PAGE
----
Pyrenees Peaks – Day Two, Lourdes (4th September 2017).
The plan is to explore all the major Tour de France climbs within a reasonable distance of our base in Lourdes –the weather forecast was changeable, so we decided to commute to Bagneres-du-Luchon, some 80 miles away & hope for the best. By the time we’d parked & got ourselves sorted out it was about 10.45am, so we knew we were in for a late finish too, as we had big plans for the day. The great news was that our gamble had paid off, as the sun was shining when we arrived in the town that’s twinned with Harrogate.
Bagneres-du-Luchon is an outdoor adventurer’s paradise – during the course of the day we saw parapenters, gliders, mountain bikers, hikers & rafters in addition to road cyclists. We were aiming to ascend 3 different mountains, all of which have featured in the Tour de France. First up was Col du Peyresourde (used in the Tour on 64 occasions since its debut in 1910), at 9.5 miles in length & a height gain of 3,081 feet, the gradient averages 6.1%. The climb is fairly constant, with big views of the big Pyrenean peaks all around. Although the road is a main road, traffic was minimal, so there were plenty of opportunities to stop & admire the architecture as we rode through small villages. We found a public water fountain at the halfway point, where I needed to fill my now-empty bottles – it was a humid day & I pretty much leaked sweat all day!!! Sorry, too much detail….
As we neared the summit, the famous Peyresourde hairpins came into sight – there was still graffiti on the road from 2016, which is when Chris Froome attacked over the summit in 2016 & won the stage as he pedaled whilst sat on his top-tube.
We stopped briefly at the summit to enjoy the views & take a few photos – sadly the Crepe stall didn’t open on a Monday, so we were soon descending back to B-d-L for a quick lunch of a baguette & patisserie. The café owners kindly filled our bottles for the afternoon’s first challenge.
Our next challenge was Superbagneres, which is a ski station high up above Bagneres-du-Luchon. The climb is 12 miles in length, with a height gain of 4,000 feet, so the gradient averages 6.3%. It doesn’t sound much, but there are some flatter stretches, so this also means there are stretches of +10% to test the legs! It’s been used in the Tour de France on 6 occasions, most recently in 1989, when Scotland’s Robert Millar (now known as Philippa York) won the stage.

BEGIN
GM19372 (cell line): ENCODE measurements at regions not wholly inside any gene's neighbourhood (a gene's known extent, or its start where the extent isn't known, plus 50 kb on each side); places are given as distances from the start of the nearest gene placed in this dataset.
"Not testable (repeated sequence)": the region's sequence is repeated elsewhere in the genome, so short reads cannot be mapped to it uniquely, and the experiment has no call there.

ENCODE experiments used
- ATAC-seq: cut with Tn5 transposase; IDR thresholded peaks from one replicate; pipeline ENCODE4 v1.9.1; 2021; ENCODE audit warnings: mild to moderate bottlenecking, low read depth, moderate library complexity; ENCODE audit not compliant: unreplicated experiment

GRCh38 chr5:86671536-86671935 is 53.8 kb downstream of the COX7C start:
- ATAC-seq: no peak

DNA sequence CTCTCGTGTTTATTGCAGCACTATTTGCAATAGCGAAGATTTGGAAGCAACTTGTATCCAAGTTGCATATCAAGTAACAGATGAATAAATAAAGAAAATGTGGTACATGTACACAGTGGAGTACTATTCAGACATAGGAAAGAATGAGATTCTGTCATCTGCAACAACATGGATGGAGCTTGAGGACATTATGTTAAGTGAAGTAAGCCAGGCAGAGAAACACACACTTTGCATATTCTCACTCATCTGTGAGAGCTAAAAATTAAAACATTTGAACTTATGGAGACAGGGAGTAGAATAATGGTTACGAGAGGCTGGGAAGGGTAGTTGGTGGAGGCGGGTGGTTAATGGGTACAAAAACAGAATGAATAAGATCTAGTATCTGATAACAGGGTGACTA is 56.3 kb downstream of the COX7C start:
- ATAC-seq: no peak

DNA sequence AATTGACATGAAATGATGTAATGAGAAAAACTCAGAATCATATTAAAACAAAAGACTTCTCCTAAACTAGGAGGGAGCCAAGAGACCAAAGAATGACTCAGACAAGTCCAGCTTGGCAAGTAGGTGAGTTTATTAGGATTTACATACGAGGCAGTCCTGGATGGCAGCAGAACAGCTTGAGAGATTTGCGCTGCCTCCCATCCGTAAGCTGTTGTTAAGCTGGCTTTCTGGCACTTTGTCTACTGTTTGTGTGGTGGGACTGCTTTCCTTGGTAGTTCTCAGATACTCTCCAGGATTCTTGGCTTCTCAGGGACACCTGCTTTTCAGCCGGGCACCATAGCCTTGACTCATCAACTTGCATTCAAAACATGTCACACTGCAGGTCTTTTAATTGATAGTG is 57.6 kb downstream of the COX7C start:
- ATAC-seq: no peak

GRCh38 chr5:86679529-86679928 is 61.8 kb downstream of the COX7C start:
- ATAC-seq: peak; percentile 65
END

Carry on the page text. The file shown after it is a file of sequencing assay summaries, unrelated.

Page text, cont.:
The first 4 miles were next to a river & there was the constant babble of water, which was a real distraction from the hard work of climbing! The next 4 miles are through thick forest, so there were only sporadic views down to the valley floor below. As it’s a ski resort & it’s September, we hardly saw any traffic – bikes definitely outnumbers cars! All of a sudden the forest ended & we had huge views across the valley – we were even able to look all the way down to B-d-L, thousands of feet below! By now we were also exposed to a blustering headwind as we continued to wend our way ever higher towards a massive hotel in the resort of Superbagneres itself. As we reached the summit, my fears were realised – a ski resort in September doesn’t get many visitors, so the café’s were all shut!!!
The upside of a really long, steep climb, is a lightning quick descent on a near deserted road. At one point I saw my speedo top 45 mph, before I had to start braking for the next hairpin – it was a fast, fun, but straightforward blast back to B-d-L. Having taken 1 hour 45 to climb to the summit, it took less than 25 minutes to descend!
After a quick espresso (& another recharging of my water bottles – I drank x8 bottles of 0.75 litres on today’s ride) we set off for the day’s final challenge. The Col du Portillon has featured in the Tour de France on 18 occasions, most recently in 2014, The Col marks the geographic boundary between France & Spain, so I took the opportunity to snap a photo of a Spanish summit as well as French one!
The climb itself is 6.3 miles long, climbs 2,178 feet & has an average gradient of 6.5% – it sounds easy, but again the lower slopes are very shallow, resulting in the final 5 miles averaging 8.4% (& a nasty stretch of 13%!). As we looked up & across the valley, we could just make our Superbagneres, in the distance. We were in forest for the entire climb, so it was almost impossible to get a scenic photo, although I managed to get a few album fillers. I’d love to come back here again & explore the Spanish side of the mountain, as the climb is supposed to be amazing. The descent was another non-technical one on quiet roads (fast in other words!) & we were back in town before we knew it.
This was a special day in the saddle, we rode for 5½ hours & climbed 8,800 feet in 57 miles – 3 epic Tour de France mountain summits in a road cyclist’s paradise. The original plan was to have a meal in B-d-L, then drive back to Lourdes & head straight to bed. We finished riding about 6pm & nowhere was serving food until 7pm, so in the end we jumped in the car & drove the 90 minutes back to Lourdes & have just returned from devouring a cracking pizza.